What could be better on a hot summer day than a big, cold glass of…
Tips on being an educated wine consumer, here’s five ways to improve your wine IQ and two terrific bottles from G. Marquis to test it on. Don’t fake it with wine anymore!
Yes, I often write about wine. No, I’m not a sommelier. I do not profess to be an expert on the subject of wine, but like many, I have a great love for it. Over the last dozen or so years I have been exploring both wine and food on deeper levels, expanding my palate and taste vocabulary. Day after day, glass after glass, I try on new tastes and experiences and do my best to share them articulately with readers.
For years I infamously (read drunkenly) declared “white wine is for cooking!” I was young and I had absolutely no idea what I was talking about, I was faking it and I knew it. That was before a former co-worker, an educated man much my senior, sat me down for a little ‘wine education’.
“My dear,” he said to me kindly, looking over his glasses while opening a ripe savingion blanc “you are squandering your palate and what I believe to be a brilliant mind.”
What followed was a tutorial on wine (and life) I will never forget.
It was an afternoon of poetry and discovery. He taught me to close my eyes and feel the wine as I inhaled, suddenly what once was cryptic nonsense on the back of bottles began to make sense as he taught me to taste through all my senses. First the eyes, then the nose then (and only then) the mouth. He spoke of grapes and aging, beauty and refinement, grace and wisdom. He too was not a sommelier, but a man with a deep appreciation for the art of great wine. He generously passed that love on to me, so now, let’s spread it around, shall we?!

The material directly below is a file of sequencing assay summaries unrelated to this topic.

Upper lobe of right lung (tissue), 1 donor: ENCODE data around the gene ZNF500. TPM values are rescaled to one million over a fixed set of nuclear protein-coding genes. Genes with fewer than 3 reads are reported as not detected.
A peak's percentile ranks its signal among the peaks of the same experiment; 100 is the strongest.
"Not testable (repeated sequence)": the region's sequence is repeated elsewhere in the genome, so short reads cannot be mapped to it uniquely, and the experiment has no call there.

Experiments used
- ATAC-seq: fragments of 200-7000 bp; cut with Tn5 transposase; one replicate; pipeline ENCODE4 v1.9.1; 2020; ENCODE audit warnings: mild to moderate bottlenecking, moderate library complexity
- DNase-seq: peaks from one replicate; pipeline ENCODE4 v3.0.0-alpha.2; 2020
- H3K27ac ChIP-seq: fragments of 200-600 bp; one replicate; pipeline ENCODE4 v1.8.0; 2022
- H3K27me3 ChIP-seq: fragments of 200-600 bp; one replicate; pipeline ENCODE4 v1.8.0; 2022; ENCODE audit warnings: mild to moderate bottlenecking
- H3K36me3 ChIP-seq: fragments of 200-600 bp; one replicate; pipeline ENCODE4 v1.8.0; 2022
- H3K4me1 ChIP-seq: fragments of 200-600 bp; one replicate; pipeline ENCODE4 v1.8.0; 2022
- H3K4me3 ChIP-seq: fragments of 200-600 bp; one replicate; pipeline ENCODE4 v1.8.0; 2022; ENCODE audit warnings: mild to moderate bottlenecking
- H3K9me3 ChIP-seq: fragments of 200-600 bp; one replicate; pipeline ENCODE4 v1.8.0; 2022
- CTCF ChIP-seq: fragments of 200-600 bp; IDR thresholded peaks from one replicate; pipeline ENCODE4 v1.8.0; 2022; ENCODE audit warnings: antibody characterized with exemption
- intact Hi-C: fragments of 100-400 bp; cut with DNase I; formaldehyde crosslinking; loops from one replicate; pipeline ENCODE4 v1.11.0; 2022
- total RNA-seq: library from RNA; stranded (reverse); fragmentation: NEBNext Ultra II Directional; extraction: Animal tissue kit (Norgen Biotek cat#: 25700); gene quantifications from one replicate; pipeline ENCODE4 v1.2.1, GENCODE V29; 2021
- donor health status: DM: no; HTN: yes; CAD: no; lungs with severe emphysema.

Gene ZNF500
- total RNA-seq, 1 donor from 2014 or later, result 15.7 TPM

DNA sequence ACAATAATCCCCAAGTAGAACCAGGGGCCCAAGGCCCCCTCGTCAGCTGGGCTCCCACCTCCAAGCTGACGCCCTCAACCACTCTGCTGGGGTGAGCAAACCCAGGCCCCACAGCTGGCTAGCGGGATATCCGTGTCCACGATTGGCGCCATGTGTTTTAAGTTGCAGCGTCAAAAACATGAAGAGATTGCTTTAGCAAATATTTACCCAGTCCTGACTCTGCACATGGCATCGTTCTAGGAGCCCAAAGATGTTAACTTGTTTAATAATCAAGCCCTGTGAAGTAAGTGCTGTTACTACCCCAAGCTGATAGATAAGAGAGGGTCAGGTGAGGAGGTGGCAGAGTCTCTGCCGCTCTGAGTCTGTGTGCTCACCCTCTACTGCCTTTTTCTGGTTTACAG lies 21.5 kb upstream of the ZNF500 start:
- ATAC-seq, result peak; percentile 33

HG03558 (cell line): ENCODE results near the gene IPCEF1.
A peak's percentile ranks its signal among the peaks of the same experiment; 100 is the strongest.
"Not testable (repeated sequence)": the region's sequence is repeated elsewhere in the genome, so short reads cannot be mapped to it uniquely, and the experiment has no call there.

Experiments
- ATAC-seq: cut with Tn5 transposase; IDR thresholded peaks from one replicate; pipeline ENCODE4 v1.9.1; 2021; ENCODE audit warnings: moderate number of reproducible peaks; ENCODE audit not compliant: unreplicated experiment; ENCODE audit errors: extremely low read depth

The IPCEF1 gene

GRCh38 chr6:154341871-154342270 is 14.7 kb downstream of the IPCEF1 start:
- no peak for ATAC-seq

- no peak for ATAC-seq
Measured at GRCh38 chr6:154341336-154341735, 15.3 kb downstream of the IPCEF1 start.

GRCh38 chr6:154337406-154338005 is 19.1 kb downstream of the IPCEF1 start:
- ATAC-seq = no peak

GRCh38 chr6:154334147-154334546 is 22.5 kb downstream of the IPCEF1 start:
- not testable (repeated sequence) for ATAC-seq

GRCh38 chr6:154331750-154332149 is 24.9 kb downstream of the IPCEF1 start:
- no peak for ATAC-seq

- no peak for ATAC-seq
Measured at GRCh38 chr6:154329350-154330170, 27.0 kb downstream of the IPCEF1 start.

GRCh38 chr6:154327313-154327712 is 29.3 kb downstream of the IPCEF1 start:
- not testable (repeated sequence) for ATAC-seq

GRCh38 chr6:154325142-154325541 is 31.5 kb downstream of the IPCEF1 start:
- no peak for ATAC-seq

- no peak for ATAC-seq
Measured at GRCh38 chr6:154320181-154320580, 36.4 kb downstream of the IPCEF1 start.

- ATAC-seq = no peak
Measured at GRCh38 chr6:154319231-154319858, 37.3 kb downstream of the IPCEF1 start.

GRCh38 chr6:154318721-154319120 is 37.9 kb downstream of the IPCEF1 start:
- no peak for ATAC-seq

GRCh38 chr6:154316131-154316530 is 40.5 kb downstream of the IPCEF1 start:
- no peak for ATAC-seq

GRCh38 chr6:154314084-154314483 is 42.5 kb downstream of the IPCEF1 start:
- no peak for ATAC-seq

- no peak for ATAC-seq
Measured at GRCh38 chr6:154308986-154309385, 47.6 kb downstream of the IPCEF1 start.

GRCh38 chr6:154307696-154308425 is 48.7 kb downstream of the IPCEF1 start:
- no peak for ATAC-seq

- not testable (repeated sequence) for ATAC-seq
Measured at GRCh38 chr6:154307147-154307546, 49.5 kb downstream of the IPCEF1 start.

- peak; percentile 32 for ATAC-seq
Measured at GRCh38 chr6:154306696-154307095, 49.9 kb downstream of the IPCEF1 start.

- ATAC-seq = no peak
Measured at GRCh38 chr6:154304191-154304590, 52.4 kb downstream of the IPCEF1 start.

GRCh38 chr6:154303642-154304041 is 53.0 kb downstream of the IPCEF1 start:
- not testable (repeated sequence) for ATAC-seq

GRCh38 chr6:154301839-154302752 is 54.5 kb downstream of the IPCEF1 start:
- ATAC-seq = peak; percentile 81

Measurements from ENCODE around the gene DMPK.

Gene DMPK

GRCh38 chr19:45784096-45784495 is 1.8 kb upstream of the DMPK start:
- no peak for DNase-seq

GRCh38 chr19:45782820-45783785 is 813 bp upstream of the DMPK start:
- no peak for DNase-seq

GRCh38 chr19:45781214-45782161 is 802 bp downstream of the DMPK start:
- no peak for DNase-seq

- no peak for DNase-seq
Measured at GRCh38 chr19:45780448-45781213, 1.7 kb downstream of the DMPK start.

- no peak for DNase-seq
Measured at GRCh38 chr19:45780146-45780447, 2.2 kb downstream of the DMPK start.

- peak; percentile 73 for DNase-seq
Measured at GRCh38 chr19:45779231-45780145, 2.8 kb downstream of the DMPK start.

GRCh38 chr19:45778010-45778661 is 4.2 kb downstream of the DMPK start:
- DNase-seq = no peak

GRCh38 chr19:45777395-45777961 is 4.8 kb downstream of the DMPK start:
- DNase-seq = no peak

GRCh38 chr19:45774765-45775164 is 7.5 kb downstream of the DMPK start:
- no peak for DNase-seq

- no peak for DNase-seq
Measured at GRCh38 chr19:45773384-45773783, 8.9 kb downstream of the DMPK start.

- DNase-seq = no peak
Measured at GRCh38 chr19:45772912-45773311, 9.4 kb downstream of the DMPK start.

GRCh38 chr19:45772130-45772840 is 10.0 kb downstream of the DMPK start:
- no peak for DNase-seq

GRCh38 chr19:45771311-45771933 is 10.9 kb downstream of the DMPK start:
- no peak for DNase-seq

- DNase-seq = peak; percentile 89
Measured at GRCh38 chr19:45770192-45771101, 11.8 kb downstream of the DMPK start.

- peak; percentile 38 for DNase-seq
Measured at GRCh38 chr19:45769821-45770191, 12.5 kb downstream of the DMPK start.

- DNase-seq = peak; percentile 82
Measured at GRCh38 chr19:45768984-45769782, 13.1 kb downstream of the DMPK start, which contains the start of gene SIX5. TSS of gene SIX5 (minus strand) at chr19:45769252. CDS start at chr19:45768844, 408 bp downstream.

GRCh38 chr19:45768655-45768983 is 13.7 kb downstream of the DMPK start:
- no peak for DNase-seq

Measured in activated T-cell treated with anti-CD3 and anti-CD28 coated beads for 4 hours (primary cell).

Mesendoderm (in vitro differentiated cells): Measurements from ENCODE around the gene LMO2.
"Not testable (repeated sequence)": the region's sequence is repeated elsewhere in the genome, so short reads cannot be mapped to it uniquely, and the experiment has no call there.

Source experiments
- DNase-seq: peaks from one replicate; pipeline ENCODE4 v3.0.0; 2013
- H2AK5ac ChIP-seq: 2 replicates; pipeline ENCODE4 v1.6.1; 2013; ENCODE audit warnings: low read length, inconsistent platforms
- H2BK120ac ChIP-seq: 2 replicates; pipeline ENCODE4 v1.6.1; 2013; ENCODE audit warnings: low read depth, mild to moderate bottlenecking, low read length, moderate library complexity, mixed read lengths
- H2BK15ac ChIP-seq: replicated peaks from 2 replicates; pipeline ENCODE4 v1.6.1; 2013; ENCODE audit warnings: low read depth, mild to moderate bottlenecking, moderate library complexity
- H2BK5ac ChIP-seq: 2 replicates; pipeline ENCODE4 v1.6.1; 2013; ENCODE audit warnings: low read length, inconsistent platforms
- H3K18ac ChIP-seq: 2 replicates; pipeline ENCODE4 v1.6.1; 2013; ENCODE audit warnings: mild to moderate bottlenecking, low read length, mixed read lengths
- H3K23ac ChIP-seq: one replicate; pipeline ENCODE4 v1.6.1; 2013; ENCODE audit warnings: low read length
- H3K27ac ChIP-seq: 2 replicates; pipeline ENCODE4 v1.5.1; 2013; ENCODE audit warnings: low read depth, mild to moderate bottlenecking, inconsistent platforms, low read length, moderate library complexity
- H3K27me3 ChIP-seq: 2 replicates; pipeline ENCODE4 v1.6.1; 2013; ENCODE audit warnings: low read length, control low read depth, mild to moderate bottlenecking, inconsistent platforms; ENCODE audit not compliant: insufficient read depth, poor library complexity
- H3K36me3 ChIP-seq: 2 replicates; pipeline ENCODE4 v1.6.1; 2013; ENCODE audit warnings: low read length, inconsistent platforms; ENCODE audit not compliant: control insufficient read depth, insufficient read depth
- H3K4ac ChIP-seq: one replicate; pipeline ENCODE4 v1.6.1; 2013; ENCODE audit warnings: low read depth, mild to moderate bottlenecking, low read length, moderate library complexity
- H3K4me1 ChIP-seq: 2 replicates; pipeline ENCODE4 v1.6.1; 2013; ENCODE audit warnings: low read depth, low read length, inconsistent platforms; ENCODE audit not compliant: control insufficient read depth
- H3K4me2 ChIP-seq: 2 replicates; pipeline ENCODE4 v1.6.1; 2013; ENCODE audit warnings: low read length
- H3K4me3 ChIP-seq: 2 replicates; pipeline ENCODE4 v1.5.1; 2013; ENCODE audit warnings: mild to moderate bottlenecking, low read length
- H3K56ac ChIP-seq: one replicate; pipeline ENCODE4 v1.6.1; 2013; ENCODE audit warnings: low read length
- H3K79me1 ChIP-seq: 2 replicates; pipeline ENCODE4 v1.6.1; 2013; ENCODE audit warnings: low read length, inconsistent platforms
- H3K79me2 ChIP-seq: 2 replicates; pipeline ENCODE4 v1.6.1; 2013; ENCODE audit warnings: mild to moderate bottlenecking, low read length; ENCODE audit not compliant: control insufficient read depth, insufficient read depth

Five Ways To Improve Your Wine IQ:
· Take a tour –Whether it’s your first or one of many, attending a wine tour is a real world way to expand your knowledge and see wine making at work. Learn about wine regions, grapes from around the world and food pairing. You may even have a chance to personally meet the winemakers behind your favourite wine. In my experience, the world of wine making is filled with colourful characters; eccentrics, academics, business minds and passion makers – it’s worth the trip.
When I travel I make every effort to take tours, or plan whole trips around vineyard excursions, it can be a marvelous way to spend a day and bring back a unique gift. No need to go to Europe or California, there are some truly great vineyards in our own backyard – from Ontario’s Niagara and Prince Edward Country regions to Nova Scotia’s Annapolis Valley and BC’s Okanagan – explore a taste of home.
· Compare notes – Taking notes will not only help you remember the wines you tasted but will help you evaluate aspects of a wine including wine colour, appearance and aroma. This helps guide your analysis of wines and keep them consistent, without missing details. And for your notes you’ll need some new words to help you describe what you’re seeing, smelling and tasting, here’s a link to a simple wine glossary. I like it because it’s detailed, alphabetical and easy to use.